Niaz Zaman's 'An Ekushey Anthology': Reminiscing Ekushey, 70 years on

Twenty five literary pieces, consisting of nine poems, 15 stories, and a play, make up An Ekushey Anthology 1952-2022 (, 2022), a noble endeavour undertaken by Niaz Zaman, a noted educationist, prolific writer, publisher, and an indefatigable literary figure. The eventual birth of Bangladesh may be traced back to the debasement of its key cultural make-up, its language, Bangla, and Zaman has thoughtfully striven to bring out the anthology on the 70th anniversary of Ekushey February, the date that marks the beginning of the end of the Pakistan on August 15, 1947, and the emergence of Bangladesh as a sovereign independent nation-state on March 26, 1971.

The 25 pieces are made up of four in the original English, and the rest 21 in English translated from the original Bangla. The translators, with the odd exceptions, have done a commendable job in presenting the works of some accomplished writers like Anisuzzaman, Asad Chowdhury, Jahanara Arzoo, Abdul Gaffar Chowdhury, Zahir Raihan, Selina Hossain, Shaukat Osman, Bimal Guha, Hasan Hafizur Rahman, Jharna Das Purkayastha, Niaz Zaman herself has translated five pieces, besides writing the preface and signing off on the book with the story "My Friend, My Enemy". Noora Shamsi Bahar has translated a couple, Kabir Chowdhury three, and Hasan Ameen Salahuddin, Khondakar Ashraf Hossain, Junaidul Haque, Bashabi Fraser have done one apiece.

Zaman has provided an informative preface to her endeavour, including this sharp observation on generational change: "While the observances at the Shaheed Minar have become stultified—and the day even become an occasion for lovers to meet—the significance of the Language Movement can never be


Another of Zaman's observations is intriguing in its broad implications: "Ekushey February today is no longer just a national observance but, as International Mother Language Day, a worldwide celebration of the diversity of human languages and the need to preserve endangered languages." This point may well play the squirrel in some minds: How many political leaders in various official, or unofficial, capacities, let alone the general citizenry, across the globe have even the knowledge of the existence of International Mother Language Day, much less what it signifies? Ekushey February will remain in the hearts and minds of Bangladeshis and Bangalis from generation to generation, and the 25 writings in the book depict, in various degrees of competence, that particular point.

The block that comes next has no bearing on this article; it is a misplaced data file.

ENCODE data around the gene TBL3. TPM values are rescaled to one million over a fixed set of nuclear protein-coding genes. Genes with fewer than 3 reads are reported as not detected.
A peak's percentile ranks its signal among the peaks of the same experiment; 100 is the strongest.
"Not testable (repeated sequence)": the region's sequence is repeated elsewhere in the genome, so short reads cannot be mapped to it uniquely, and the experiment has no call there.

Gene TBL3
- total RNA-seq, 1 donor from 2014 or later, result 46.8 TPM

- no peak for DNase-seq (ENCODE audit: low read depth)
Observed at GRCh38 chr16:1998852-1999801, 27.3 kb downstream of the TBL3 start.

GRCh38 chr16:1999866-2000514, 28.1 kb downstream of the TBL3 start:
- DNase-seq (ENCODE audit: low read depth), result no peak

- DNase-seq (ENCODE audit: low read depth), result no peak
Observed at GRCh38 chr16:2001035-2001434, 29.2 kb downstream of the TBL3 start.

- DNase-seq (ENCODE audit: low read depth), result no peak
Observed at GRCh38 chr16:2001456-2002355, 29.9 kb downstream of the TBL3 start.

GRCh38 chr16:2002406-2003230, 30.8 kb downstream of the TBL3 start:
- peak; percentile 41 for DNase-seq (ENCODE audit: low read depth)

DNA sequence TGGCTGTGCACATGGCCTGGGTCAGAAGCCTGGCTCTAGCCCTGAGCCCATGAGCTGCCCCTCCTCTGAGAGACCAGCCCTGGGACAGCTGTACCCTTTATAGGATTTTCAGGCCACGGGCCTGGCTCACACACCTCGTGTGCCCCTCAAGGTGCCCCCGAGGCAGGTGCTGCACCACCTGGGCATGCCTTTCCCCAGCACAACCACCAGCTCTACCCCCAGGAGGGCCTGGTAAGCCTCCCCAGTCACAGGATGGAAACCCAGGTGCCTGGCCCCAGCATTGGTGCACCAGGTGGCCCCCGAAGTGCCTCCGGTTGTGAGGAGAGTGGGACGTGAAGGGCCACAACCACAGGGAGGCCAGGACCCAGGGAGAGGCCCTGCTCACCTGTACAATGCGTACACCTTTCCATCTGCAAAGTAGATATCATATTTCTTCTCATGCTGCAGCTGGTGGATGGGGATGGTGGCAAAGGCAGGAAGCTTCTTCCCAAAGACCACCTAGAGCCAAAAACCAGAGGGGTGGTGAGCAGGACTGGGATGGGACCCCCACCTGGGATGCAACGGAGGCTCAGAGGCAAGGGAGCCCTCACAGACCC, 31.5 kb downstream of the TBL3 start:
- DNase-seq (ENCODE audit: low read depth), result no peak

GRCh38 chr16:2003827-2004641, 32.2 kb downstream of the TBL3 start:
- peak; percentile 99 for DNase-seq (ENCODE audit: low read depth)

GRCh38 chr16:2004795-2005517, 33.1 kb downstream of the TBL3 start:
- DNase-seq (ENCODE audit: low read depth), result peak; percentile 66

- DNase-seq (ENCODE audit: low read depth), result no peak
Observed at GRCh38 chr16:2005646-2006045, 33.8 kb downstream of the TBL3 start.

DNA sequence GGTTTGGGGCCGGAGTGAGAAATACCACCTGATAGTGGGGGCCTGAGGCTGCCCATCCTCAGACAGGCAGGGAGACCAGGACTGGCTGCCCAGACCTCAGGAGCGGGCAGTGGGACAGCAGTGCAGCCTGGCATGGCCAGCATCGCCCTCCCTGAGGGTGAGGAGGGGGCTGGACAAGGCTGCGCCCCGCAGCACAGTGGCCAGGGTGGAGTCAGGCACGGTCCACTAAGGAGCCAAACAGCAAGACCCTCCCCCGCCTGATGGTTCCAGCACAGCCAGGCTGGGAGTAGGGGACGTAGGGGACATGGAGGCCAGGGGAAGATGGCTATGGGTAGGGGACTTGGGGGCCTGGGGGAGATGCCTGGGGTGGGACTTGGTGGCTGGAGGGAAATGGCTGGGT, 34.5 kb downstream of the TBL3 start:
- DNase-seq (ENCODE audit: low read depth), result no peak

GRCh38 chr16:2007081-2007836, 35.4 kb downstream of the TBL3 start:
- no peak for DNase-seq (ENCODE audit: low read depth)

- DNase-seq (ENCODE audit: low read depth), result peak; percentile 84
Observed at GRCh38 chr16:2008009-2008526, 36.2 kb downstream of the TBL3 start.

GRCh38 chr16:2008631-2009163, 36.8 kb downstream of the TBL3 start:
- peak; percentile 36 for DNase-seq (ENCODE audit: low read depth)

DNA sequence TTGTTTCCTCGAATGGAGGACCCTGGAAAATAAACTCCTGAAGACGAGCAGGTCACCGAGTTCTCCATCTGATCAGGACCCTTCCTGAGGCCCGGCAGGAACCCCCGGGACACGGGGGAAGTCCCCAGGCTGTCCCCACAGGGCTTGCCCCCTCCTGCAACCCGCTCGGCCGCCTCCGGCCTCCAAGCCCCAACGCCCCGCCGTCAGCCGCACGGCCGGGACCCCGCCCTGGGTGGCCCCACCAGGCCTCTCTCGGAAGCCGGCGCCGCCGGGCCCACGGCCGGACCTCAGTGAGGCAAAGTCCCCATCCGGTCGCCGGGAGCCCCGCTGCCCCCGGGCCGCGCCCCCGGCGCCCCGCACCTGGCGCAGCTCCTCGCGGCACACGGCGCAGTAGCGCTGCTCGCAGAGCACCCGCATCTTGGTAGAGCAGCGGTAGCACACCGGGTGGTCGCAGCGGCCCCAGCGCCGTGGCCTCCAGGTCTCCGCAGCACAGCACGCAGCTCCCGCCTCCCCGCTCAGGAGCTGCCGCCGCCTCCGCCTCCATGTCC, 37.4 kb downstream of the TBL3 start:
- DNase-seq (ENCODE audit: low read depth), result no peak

Interestingly, though, one poem in the anthology, Mohammad Nurul Huda's "Suddenly Ma", looks to embrace other languages along with his own:

"Holding my mother language within my bosom,

I embrace the language of every mother

With all my heart."

Similarly, Saleha Chowdhury's interesting piece contains this cryptic observation pregnant with multiple indications: "It is amazing that 21 consonants and five vowels make the world go round. What would we do without the English language?"

Zaman has classified the pieces in two groups: "the early stories focus on the events that took place on 21 February—the processions, the police action and the deaths—while the later ones show how the attitude to Bangla has changed in these 70 years." This last point, to reiterate, is something to track down the years.

The offerings in the book, to repeat, are generally of good quality, with some going down the lane of hyper-emotion, a not uncommon Bangali trait. Anisuzzaman's "Eyesight" is a poignant tale of a martyr told through his blind father. Jahanara Arzoo's poem, "This Smouldering Fire", is emotive as it speaks of "The lands of Kanupa, Chandidas, Rabindra, Nazrul, Of Mahua and Madhumalati."

Saleha Chowdhury's "Talking Their Hearts Out" is an interesting piece that encompasses a protagonist from Poshchimbongo, the other region that speaks Bangla. Mozaffer Hossain's "An Ad Seeking the Identity of a Hand" is an unusual treatment of a matter related to Ekushey, and is dedicated by the author to a veteran of the Bangla Language Movement, Rawshan Ara Bachchu.

All of their writings, and the unusual approach they adopt, enrich the overall quality of An Ekushey Anthology. Jharna Das Purkayastha, in "The Journey of Shamim Akhtar", dwells on the conflict that different generations, including of the same family, experience, precisely because of the dynamics of the inevitabilities of generational change. The editor of the book, Niaz Zaman, rounds off her editing effort by presenting her story "My Friend, My Enemy", which she has dedicated to Halima Khatun, who was in the forefront of the procession that defied Section 144 on February 21, 1952. Zaman, through her protagonist, posits: "And Urdu—is not the mother tongue of most West Pakistanis. If anything, it is an Indian language. It used to be called Hindustani at one time."

An Ekushey Anthology should be an enjoyable, and informative, read.

GM Shahidul Alam is an Adjunct Professor In the Media and Communication department, IUB.